New Emoji App For Veterans Contains A Major Security Flaw

And your favorite keyboard app may have it too

Vetmoji Hashtag Logo

In the 15th year of the War on Terror, we get star-spangled hashtag pictograms.

Vetmoji, the new emoji-keyboard app for Android and iPhone, is supposed to be some light-hearted fun for those in uniform. There’s a selection of silly faces in camouflage hats, a soundboard of phrases like “Bravo Zulu”, and gifs of the Iraq and Afghanistan Veterans of America waving flags. The app, produced for IAVA with Kapps media, also contains a quiet flaw: when someone uses the Vetmoji keyboard, the keyboard can access all the data they type.

The flaw was spotted in a review of the keyboard on the app story. User T-chuk2965 gave the keyboard one star, and wrote, in part:

T-chuk titled his review “OpSec”, which is military shorthand for “Operational Security.” The Pentagon defines Operational Security as “the process by which we protect unclassified information that can be used against us,” and broadcasting everything typed in a message to a third-party app seems to be a clear violation of that basic safety practice.

The Defense Technical Information Center listed keyloggers as malicious code, noting they can corrupt files and destroy or modify information, compromise that information and lose it, or give hackers access to sabotage systems. The Duqu malware was introduced into secure computer systems after the attacker used a keylogger to get credentials for that computer. In 2013, a Romanian hacker was sentenced to 21 months for, in part, using a keylogger to steal credit card information from Subway stores and others at the time of sale.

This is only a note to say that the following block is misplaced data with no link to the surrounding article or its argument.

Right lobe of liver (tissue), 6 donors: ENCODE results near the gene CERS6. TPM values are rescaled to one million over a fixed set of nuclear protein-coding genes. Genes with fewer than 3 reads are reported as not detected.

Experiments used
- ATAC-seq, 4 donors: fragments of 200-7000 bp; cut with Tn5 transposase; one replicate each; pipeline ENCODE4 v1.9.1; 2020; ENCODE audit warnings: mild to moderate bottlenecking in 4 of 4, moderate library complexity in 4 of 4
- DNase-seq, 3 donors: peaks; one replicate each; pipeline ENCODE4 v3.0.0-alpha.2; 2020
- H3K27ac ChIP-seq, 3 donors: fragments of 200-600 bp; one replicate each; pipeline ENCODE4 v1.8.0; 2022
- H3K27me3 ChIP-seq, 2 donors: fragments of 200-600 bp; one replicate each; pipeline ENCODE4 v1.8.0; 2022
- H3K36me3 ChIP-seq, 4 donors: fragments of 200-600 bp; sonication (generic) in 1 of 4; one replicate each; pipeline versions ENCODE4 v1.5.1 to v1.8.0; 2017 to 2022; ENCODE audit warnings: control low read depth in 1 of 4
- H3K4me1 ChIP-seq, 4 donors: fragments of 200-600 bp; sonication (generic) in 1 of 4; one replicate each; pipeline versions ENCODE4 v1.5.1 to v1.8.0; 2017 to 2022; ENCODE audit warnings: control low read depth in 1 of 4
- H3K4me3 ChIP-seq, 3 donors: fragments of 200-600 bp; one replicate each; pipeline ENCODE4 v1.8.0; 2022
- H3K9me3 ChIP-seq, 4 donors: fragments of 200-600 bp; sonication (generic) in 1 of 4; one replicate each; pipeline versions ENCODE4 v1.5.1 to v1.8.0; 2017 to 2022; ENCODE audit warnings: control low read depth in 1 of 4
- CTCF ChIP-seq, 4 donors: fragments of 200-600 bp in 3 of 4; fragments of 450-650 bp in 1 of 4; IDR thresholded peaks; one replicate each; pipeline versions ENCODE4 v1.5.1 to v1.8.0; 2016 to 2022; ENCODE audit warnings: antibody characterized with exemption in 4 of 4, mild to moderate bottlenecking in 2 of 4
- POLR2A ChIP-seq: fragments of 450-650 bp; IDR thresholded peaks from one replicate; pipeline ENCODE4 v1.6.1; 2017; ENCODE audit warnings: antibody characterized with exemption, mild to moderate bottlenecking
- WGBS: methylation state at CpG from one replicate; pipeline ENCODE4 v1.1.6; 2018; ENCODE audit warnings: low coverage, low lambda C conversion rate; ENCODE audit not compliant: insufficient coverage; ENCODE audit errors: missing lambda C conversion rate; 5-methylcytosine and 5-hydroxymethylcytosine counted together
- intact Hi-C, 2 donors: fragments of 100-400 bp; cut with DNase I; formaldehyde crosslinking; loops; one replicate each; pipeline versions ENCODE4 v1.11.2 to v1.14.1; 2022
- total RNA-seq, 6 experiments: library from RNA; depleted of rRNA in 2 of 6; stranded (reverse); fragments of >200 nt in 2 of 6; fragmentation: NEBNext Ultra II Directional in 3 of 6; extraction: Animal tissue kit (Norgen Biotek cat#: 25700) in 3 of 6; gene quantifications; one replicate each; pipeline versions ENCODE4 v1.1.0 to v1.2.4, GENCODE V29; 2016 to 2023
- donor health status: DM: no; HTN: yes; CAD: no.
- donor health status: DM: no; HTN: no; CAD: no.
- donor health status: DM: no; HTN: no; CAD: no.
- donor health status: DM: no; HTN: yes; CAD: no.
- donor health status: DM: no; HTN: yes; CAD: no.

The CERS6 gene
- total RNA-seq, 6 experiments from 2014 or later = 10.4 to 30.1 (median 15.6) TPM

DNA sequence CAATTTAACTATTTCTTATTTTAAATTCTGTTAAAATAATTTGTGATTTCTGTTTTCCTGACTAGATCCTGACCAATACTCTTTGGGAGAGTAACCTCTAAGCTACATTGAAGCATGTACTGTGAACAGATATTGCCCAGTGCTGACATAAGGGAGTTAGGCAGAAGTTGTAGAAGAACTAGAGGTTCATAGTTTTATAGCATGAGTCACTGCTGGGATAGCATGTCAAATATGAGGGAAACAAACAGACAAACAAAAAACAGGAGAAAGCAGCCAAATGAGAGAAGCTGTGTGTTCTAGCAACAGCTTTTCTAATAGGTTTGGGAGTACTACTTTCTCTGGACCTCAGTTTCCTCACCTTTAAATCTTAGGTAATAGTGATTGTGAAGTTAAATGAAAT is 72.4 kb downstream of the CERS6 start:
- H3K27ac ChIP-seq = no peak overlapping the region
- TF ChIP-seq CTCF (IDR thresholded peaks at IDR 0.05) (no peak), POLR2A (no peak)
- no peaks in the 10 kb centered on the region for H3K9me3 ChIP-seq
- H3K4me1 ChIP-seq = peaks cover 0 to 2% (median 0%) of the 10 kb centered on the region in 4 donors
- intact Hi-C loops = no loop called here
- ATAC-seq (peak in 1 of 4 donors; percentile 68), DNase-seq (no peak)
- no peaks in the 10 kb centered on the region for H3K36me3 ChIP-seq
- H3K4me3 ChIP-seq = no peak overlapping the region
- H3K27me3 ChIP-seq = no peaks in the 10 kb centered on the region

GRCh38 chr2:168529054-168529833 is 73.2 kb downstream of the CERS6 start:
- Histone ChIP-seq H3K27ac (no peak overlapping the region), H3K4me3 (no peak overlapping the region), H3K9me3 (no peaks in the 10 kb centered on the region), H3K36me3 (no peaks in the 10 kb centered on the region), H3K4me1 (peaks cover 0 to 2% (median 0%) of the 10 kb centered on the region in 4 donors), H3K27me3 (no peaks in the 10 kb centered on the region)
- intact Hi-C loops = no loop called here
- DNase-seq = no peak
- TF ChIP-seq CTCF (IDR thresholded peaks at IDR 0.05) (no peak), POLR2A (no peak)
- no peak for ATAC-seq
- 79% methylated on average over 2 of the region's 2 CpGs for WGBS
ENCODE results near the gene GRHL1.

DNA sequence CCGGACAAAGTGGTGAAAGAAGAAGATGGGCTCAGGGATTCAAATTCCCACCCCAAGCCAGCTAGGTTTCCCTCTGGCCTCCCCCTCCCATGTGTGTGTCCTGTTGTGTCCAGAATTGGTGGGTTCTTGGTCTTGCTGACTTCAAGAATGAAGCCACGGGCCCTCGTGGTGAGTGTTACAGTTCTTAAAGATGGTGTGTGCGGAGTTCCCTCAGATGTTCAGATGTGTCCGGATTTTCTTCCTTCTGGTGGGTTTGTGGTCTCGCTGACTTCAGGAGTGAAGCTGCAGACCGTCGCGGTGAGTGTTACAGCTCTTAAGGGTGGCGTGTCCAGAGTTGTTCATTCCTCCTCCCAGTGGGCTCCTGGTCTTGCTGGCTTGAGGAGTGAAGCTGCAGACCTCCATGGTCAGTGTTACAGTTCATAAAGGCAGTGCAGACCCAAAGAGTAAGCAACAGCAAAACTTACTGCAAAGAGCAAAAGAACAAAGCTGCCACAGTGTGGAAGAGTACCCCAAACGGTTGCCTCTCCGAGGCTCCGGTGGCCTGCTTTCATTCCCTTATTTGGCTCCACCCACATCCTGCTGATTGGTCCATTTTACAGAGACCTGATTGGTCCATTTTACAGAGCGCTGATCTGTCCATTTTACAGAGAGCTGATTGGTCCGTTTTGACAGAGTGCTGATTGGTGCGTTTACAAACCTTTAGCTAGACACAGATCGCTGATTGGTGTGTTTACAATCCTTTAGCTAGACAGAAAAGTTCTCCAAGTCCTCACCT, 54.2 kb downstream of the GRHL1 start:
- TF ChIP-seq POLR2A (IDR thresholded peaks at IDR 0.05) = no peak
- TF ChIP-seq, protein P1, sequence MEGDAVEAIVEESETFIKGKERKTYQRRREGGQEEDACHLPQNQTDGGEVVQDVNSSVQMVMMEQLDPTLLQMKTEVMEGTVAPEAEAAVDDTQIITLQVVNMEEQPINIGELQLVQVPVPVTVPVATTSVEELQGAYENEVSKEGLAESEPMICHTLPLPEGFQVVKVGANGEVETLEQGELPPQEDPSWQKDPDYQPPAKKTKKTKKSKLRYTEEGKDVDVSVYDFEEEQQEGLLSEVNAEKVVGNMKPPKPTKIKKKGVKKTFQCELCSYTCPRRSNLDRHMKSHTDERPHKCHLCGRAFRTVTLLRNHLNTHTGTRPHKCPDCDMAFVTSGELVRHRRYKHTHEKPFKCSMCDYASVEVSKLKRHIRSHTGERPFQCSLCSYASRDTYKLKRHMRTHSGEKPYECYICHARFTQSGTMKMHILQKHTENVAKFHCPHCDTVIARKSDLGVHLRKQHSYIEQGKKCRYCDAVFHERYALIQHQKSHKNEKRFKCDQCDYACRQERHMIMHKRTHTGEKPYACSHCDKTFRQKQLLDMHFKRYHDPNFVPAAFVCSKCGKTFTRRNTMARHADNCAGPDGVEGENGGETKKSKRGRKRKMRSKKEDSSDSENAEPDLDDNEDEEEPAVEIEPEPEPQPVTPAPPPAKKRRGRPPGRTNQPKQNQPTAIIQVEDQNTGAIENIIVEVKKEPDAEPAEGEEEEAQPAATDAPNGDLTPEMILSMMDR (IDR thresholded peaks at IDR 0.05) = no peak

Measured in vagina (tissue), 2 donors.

The risk that a keyboard app is also a keylogger isn’t limited to the Vetmoji keyboard. It is, really, an intrinsic risk in any keyboard app a user chooses to download and install on her phone. As information security professional Lenny Zeltser writes:

That’s a risk that anyone takes when using a third-party keyboard on a mobile device. What makes it stand out with Vetmoji is the target audience includes servicemembers, whose keystrokes could give away personal information like credit card numbers and logins, as well as the location they’re deployed and any plans they might be coordinating.

That’s not great. Or, in the words of Vetmoji,

Kelsey D. Atherton

Kelsey D. Athertonis a defense technology journalist based in Albuquerque, New Mexico. His work on drones, lethal AI, and nuclear weapons has appeared in Slate, The New York Times, Foreign Policy, and elsewhere.